New Year | New Website
23rd January 2019
It’s hard enough to design and build your own photography website, but even harder to talk about it. It has taken 6 months of lunch times and late nights but myself and our developer Lloyd have finally pushed my photography website live. It all started back in June 2018 when I realised that the idea of my own (non-templated) photography website could be a reality. At the start of this process in July I posted my first blog post about website inspiration, with the original title of “Webspiration”. 🤦♂️
Following on from that, about a month into designing my own site I posted a blog piece about “Why are designers never satisfied?”. Still not feeling 100% satisfied that it was ready to go into development I delved even deeper into web design and more importantly photographers’ websites, trying to come up with some sort of plan for what mine should do and look like. See below a chronological order of what that looked like.
Because the site was my own and I knew it wasn’t going to be massive maze of a website – I made a mental site map that was flexible to change, bar the obvious homepage, portfolio and contact pages.
I started mocking up a rough grid that I could work from and then went straight into designing the homepage. The page that everyone would land on when visiting the site. It needed to be impactful, enticing and focus on my photography. The other pages sort of flowed from there, taking inspiration from everywhere and anywhere. From Instagram profile layouts to printed magazines and from design agency websites to motion graphics on dribble.
“The main build of the website revolved around the content. A photography website should really let the images speak for themselves. Displaying Jakes images/videos in the best way possible was the main priority and that takes a lot of thinking before coding can even begin. We came up with a couple of sizes that all images would be optimised for and these could be used throughout the site and display well on all screen resolutions. With these foundations in place we spent a lot of time getting the layout of “Stories” right. The end result was 2 simple layouts with large images to let the Story tell itself.
To bring the site to life we added some subtle animations using parallax movement combined with size and placement transitions. These animated sections are fully editable via the WordPress CMS, using custom fields. This ensures Jake can add/edit/update all pages of the website without having to call in a Developer – one of the main benefits of building a site bespoke, its scalable and built for purpose.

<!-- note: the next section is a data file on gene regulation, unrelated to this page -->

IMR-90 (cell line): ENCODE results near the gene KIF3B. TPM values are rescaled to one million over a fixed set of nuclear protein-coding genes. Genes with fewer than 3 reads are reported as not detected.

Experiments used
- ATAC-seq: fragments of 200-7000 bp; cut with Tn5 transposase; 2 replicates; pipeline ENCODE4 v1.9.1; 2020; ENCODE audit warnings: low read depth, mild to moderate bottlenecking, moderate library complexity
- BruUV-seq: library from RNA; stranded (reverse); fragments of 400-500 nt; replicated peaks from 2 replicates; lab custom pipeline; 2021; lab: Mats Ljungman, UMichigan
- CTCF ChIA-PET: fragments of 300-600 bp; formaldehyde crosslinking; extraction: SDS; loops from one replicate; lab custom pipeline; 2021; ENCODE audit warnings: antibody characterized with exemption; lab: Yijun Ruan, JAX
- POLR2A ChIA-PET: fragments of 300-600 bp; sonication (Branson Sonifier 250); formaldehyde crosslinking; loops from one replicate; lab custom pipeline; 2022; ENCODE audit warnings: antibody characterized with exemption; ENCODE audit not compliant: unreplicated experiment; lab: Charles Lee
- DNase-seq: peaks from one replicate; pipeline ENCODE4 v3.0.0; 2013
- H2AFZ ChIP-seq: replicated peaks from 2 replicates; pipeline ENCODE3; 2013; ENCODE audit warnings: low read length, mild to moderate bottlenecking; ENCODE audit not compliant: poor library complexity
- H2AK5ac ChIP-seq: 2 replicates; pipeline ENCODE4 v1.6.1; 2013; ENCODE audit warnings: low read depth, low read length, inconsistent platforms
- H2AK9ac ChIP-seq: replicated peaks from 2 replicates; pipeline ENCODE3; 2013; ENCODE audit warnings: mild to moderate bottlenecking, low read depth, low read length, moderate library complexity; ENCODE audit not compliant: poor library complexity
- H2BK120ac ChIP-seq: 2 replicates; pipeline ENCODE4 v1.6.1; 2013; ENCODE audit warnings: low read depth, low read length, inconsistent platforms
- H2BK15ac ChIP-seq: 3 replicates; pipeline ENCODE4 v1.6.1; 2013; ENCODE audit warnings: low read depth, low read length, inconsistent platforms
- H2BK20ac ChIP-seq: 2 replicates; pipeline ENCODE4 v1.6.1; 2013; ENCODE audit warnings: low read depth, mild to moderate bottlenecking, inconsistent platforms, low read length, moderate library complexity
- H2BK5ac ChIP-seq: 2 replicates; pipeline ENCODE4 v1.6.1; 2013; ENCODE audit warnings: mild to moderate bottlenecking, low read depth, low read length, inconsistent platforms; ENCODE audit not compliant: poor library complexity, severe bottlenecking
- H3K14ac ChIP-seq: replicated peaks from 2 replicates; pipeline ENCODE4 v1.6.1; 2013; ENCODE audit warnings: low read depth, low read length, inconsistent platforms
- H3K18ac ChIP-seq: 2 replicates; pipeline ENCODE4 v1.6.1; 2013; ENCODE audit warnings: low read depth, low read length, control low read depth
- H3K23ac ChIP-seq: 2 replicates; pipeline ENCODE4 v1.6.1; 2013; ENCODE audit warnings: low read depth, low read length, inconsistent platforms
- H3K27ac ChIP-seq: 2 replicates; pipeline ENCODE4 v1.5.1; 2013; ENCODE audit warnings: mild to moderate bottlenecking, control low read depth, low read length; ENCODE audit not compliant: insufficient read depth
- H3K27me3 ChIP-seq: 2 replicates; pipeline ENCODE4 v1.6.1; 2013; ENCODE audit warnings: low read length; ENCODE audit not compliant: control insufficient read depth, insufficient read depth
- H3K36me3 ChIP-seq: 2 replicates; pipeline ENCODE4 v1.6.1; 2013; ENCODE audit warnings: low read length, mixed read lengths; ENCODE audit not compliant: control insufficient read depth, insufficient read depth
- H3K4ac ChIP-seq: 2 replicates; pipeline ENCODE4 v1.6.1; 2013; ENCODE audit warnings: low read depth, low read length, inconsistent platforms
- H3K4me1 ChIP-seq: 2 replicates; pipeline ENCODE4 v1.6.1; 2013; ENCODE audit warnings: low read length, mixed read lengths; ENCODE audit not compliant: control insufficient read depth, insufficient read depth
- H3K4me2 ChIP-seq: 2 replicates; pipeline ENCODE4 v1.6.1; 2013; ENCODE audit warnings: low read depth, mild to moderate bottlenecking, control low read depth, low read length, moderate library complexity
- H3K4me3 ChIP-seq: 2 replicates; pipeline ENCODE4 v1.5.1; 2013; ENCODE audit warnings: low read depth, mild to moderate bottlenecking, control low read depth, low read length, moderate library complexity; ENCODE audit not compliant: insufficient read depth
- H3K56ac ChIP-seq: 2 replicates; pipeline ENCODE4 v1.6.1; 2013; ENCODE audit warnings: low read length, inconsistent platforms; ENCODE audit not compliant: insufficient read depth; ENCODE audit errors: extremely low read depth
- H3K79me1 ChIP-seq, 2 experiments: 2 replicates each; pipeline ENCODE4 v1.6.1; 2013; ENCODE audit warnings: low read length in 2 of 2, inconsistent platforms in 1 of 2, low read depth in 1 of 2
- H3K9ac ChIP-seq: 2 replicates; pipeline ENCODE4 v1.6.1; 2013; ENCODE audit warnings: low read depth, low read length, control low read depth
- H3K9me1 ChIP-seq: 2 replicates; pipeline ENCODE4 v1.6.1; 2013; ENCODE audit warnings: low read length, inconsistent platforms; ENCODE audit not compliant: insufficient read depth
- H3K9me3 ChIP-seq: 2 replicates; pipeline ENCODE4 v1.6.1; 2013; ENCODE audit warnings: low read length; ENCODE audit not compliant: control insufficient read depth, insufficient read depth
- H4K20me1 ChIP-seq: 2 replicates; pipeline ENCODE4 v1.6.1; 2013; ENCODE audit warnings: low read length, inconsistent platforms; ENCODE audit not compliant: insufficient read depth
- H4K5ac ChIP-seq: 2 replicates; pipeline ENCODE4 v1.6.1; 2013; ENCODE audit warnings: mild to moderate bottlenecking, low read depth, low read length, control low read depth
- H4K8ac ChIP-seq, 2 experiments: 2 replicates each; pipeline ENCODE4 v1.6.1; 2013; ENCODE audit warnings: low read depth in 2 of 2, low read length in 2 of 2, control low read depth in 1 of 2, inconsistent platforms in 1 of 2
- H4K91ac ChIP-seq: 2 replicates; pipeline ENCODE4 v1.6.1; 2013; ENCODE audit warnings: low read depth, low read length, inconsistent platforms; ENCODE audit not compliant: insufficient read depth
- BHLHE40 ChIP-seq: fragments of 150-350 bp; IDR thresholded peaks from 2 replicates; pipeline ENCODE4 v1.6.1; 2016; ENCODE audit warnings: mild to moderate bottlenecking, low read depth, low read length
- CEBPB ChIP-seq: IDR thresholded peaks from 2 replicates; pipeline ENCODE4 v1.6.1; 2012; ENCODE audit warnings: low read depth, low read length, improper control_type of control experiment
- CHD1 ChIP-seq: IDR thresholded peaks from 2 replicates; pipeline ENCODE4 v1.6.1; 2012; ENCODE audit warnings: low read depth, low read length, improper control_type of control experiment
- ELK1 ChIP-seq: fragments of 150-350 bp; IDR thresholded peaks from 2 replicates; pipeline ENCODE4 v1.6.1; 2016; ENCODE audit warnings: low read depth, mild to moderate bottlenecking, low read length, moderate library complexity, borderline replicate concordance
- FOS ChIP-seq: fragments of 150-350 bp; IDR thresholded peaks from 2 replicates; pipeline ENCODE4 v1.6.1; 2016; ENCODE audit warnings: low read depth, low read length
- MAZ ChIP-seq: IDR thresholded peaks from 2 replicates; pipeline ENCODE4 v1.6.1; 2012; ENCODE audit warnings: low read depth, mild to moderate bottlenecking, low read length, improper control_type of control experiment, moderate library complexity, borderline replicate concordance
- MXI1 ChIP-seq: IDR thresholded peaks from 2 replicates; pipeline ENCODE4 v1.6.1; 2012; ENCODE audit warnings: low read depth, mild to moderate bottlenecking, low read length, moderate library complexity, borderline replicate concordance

One of the great things about the website is the way it has been optimised. Making use of the whole users screen gives us no boundaries, no limits. The websites works great on big iMac screens, right down to the smallest mobiles. At Bopgun we always build our websites to look great for all users. We polished off the website with a few extra features, one of those being a simple lazy load on our “Story” images. Lazy load essentially means that the images appear on scroll. Our lazy loading enhances the user journey and gives them control of the “Story”.“
Lloyd James – Head of Digital
Receiving critique on design is fine when it’s for a client, but when you are the “client” and the designer – it becomes so much more personal. Design inevitably comes down to personal preference and I took on board feedback from everyone and anyone hoping that it would give me breadth of opinions and experience making it intuitive to use.
Last but not least is the ongoing development that needs to be managed on a weekly basis. The website has been live for about a month now and even from my own use I know I need to change, update and develop the site to make it as good as it can be.Take a look and let the team know what you think.